Friday, July 11, 2014

2013 WADA Anti-Doping Testing Figures Report

Released a few days ago:
In accordance with Article 14.5 of the World Anti-Doping Code (the Code), WADA, acting as a central clearinghouse for Doping Control data, annually publishes statistical reports as reported by the WADA accredited laboratories in the Anti-Doping Administration and Management System (ADAMS).
The 2013 WADA Anti-Doping Testing Figures Report is represented in four separate reports, namely Laboratory Report, Sport Report, Testing Authority Report and ABP Report-Blood Analysis, and includes analyses by WADA accredited laboratories (in 2013) for in- and out-of-competition Urine, Blood and Blood Passport testing.
Of note:

1. Table 2 of the "Testing Authority Report" (TAR) shows that, in 2013, ITF testing resulted in 2 Atypical Findings and 12 Adverse Analytical Findings. By my count, in 2013, the ITF issued 6 anti-doping violations based on its testing program (2 additional violations came from national anti-doping bodies). This leaves 6 ITF testing adverse findings unaccounted (potential reasons for the difference are the hearing is still ongoing, athlete was exonerated, or athlete had a valid therapeutic use exemption).

2. Table 12 of the TAR shows that the ITF conducted 101 Gas Chromatograph/Carbon/Isotope Ratio Mass Spectrometer (e.g."IRMS") tests (i.e., synthetic testosterone). The samples were split 94 in-competition samples and 7 out-of-competition samples. No adverse or atypical findings.

3. Table 13 of the TAR shows the ITF conducted 123 EPO tests (112 in-comp; 11 out-of-comp). No adverse or atypical findings.

4. Table 14 of the TAR: ITF conducted 139 hGH tests (170 in-comp; 69 out-of-comp). No adverse or atypical findings.

5. Table 47 of the TAR: Shows all tests for tennis across all anti-doping authorities. The ITF conducted 73.7% of all tennis anti-doping controls.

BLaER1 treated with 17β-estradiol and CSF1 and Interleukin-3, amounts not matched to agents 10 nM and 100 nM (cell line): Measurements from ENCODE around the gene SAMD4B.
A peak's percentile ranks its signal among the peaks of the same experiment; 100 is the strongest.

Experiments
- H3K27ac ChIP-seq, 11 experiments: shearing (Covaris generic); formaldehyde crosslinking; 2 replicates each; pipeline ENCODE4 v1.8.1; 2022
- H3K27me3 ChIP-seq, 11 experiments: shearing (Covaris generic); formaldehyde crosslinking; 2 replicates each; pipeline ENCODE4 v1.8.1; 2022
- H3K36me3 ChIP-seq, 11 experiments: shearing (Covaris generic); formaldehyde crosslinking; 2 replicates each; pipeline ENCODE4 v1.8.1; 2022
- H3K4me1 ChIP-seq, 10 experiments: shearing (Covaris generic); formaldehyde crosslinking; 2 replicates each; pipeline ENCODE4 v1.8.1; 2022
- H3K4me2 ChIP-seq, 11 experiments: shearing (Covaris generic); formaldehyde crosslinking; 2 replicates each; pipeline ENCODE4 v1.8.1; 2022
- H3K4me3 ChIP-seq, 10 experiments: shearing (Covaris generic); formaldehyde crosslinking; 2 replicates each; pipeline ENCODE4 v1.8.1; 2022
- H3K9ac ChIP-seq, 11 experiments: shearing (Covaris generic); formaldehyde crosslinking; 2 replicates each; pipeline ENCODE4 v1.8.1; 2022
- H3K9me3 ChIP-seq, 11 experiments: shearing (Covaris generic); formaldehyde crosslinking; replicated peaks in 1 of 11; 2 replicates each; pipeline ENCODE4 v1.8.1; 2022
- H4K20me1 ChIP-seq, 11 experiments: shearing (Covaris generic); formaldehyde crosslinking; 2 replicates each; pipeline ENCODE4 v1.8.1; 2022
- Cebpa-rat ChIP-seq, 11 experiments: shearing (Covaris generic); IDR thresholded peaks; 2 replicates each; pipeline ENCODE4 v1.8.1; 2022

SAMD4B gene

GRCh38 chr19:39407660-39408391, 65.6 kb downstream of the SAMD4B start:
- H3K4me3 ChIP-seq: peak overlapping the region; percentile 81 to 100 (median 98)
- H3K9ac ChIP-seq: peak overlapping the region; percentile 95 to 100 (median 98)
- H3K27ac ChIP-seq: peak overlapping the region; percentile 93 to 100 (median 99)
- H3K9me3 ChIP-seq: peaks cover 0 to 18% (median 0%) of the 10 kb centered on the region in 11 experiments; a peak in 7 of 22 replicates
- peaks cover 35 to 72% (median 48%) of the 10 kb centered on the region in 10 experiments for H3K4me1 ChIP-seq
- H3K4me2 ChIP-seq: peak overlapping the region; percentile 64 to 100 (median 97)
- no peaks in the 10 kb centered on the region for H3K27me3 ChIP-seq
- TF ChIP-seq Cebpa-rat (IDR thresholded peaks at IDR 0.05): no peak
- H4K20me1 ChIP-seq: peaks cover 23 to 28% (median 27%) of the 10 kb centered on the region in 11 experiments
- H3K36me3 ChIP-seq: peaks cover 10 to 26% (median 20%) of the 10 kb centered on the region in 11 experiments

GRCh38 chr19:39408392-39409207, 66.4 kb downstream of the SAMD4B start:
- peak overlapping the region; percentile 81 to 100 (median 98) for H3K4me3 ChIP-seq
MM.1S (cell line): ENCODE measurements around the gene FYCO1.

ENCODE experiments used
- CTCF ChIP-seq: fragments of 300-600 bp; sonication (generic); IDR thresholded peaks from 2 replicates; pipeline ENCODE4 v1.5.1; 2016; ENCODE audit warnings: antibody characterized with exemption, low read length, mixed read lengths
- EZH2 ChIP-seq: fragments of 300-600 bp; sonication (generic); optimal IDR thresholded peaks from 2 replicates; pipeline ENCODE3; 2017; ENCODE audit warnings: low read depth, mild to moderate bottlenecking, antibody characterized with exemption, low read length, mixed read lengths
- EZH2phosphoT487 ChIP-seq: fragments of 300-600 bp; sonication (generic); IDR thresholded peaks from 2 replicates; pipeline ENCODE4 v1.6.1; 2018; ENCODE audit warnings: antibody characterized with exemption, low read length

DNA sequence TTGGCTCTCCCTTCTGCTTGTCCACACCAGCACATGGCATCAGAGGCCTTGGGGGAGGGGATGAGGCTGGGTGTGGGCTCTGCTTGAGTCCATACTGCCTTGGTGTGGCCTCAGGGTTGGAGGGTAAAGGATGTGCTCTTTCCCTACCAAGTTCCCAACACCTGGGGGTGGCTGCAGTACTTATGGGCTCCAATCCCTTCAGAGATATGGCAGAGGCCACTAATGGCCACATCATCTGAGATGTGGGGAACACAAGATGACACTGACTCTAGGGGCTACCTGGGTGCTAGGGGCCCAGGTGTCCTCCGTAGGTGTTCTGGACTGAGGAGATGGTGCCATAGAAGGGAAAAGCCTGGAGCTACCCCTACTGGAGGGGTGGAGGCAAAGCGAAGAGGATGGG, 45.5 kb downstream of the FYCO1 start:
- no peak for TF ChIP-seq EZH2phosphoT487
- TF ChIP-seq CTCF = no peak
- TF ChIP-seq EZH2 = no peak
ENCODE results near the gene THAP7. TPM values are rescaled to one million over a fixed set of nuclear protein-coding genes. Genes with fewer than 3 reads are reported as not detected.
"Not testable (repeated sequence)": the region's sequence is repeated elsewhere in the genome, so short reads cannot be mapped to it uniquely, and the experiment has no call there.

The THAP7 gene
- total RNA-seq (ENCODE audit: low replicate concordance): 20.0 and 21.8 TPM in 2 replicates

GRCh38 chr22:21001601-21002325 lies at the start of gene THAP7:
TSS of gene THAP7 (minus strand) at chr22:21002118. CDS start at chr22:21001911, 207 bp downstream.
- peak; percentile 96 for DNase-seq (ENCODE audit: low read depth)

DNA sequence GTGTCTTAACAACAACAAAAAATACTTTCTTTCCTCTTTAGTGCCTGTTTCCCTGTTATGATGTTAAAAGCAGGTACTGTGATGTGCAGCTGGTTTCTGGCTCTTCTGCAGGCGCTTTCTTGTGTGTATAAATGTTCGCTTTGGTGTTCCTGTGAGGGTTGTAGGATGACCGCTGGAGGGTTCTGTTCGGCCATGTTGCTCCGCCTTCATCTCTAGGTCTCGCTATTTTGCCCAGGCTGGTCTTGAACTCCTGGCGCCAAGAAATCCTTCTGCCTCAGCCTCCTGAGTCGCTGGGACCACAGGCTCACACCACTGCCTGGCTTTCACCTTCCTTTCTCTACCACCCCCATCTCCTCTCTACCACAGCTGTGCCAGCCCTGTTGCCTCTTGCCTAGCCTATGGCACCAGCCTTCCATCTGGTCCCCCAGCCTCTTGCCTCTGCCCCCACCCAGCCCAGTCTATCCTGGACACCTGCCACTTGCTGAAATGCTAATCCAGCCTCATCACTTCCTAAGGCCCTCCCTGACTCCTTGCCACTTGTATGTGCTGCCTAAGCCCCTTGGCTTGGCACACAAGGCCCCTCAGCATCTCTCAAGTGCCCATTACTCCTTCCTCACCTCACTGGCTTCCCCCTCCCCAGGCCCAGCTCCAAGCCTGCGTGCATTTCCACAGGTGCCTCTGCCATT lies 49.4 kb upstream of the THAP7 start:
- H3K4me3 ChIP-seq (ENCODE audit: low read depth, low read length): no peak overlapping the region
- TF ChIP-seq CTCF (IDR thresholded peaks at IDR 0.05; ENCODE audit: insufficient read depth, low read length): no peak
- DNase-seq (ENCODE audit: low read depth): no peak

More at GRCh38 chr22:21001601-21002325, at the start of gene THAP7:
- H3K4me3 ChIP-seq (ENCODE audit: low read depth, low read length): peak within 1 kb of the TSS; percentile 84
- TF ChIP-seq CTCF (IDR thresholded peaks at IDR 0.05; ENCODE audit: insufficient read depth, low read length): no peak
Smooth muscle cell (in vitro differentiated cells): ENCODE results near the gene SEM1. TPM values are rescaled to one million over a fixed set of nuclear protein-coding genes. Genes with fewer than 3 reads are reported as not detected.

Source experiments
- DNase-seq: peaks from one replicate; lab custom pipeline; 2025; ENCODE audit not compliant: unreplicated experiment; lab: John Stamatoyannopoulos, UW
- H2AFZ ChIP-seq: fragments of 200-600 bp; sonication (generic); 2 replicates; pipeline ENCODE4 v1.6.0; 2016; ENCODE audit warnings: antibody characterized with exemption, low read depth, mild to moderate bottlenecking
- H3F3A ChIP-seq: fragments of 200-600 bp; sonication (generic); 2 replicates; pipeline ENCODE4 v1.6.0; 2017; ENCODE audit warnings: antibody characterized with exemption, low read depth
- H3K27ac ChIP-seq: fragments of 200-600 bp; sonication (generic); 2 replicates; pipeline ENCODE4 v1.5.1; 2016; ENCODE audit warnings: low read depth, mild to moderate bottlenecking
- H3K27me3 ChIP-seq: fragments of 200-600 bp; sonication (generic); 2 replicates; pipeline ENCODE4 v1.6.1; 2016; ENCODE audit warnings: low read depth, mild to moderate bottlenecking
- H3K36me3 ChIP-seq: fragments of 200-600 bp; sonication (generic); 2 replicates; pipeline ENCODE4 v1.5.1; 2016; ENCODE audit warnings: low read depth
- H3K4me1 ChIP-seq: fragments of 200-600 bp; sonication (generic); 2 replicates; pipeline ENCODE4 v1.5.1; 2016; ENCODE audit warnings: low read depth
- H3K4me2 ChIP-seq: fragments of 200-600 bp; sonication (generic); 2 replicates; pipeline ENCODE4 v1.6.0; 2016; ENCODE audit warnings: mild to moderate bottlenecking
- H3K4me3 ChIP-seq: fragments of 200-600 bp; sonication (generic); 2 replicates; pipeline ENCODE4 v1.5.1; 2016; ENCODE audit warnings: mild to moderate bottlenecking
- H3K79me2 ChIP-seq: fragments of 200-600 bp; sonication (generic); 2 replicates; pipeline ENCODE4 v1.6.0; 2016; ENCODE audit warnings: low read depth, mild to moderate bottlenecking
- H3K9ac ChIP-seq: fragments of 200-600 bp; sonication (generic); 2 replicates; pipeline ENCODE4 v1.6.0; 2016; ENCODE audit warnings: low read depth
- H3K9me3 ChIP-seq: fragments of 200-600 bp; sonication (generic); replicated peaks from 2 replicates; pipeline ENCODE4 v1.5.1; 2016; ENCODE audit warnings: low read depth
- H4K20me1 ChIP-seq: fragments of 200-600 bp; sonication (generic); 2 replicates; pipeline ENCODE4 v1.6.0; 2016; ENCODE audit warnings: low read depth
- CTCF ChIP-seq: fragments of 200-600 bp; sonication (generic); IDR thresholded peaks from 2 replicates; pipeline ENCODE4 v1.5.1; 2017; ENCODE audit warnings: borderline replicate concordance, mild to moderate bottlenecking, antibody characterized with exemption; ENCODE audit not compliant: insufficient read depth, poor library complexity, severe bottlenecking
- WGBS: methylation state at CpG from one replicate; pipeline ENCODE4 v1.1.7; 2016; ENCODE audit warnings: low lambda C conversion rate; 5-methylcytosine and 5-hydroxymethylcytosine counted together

6. Table 41 of the ABP Report: Shows blood passport testing figures for tennis. The ITF collected 263 samples (96 in-comp; 167 out-of-comp). An additional 38 passport samples were collected by other anti-doping agencies for a grand total of 301.

14 comments:

  1. 112 in competition tests for EPO? I thought most athletes since a decade ago know that the effects remain long after you stop getting that into your system. Obviously the tests must also know. What a shame, so many resources wasted.

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  2. The "sport" and "testing authority" reports are discordant. Part of this, of course, is that the sport report tennis data includes not only ITF testing, but also testing by other entities (e.g NADOs). However, the "sport" report says there were 0 rHGH reports in tennis, which I presume is simply an error.

    Regardless, what strikes me is....

    1] the persistent preponderance of IC testing in tennis, apart from the bio-passport

    2] Zero rHGH positives IN ALL SPORTS. Either athletes are not using (unlikely, but they might have moved on to another, similar agent), or the assay is not detecting the exogenous substance (again unlikely). That leaves micro-doping successfully as the other possibility.